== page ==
Revolutionary leaders in Boston hoped to use the tragedy to rally people to their cause, both in the colonies and in London, but needed a sympathetic narrative. Days after the Massacre, supporters of both sides began gathering eyewitness testimony of the riot as well as accounts of interactions between soldiers and colonists in the days before. Pamphlets were published relating these accounts, including A Short Narrative of the Horrid Massacre, which framed the growing tension as a series of unprovoked attacks on peaceful civilians. Meanwhile, loyalist publishers pushed forth the story that the protestors were uncontrollably violent troublemakers.

It was in this climate that Henry Pelham, a young engraver from Boston and half-brother of renowned portraitist John Singleton Copley, created a print he titled The Fruits of Arbitrary Power, or the Bloody Massacre. The scene depicted a crowd of helpless colonists (dressed as gentlemen) being ruthlessly gunned down by harsh-faced soldiers in a neat line.

The Fruits of Arbitrary Power, Henry Pelham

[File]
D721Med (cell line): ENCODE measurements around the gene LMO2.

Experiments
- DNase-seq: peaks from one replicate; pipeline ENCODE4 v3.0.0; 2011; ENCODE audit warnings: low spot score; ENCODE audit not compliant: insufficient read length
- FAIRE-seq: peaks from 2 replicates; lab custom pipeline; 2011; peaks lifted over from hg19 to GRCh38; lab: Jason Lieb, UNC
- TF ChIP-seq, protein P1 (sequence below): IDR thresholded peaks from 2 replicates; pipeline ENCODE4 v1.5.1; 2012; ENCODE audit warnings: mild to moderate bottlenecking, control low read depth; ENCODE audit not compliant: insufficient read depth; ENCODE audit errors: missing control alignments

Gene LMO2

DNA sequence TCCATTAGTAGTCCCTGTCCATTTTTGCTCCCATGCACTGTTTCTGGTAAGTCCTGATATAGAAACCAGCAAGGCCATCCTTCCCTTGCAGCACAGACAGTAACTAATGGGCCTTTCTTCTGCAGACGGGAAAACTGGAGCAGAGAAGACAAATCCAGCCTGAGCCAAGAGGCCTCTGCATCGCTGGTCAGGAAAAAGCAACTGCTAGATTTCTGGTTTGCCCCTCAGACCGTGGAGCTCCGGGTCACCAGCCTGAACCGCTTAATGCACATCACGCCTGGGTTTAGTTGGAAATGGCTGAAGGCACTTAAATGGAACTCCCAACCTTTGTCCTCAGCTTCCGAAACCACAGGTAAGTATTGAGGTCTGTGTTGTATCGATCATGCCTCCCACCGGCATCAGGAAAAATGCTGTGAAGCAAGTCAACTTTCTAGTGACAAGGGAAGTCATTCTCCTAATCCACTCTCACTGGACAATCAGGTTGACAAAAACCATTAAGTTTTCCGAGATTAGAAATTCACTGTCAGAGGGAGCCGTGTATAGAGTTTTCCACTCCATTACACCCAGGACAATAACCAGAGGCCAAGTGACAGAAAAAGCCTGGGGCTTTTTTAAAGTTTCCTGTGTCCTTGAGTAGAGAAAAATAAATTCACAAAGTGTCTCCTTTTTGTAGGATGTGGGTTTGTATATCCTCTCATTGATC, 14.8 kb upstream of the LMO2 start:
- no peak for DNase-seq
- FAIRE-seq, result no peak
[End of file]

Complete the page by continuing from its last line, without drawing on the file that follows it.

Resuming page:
Pelham showed an unfinished version of his print to Paul Revere, an older and better established craftsman with a printing press of his own. Revere immediately recognized the power of the scene and quickly produced his own near-identical version.

Revere’s act would not have been considered “theft” or plagiarism as it would be today (printers frequently copied images in those days, and did not always credit the original artist) but Pelham later admitted he felt taken advantage of. Revere, thanks to his connections with local shop owners and with Boston printers Benjamin Edes and John Gill (publishers of the Boston Gazette and Country Journal), had his prints widely distributed throughout Boston within three weeks of the Massacre, with 200 copies available in local shops for between 8 pence and 1 shilling. Some prints were colored by artist Christian Remick, who used simple but bold colors, especially the red of the soldiers’ uniforms and the victims’ blood, to make the image more striking. Pelham, meanwhile, took another week to get his prints available, by which time the market was already flooded with Revere’s.

The image itself was phenomenally successful. In addition to regular prints, which were purchased and displayed by sympathetic Bostonians, Edes and Gill produced a broadside using Revere’s print and five columns of text from their newspaper. These were posted in public places throughout the city, where anyone could read an account of the events.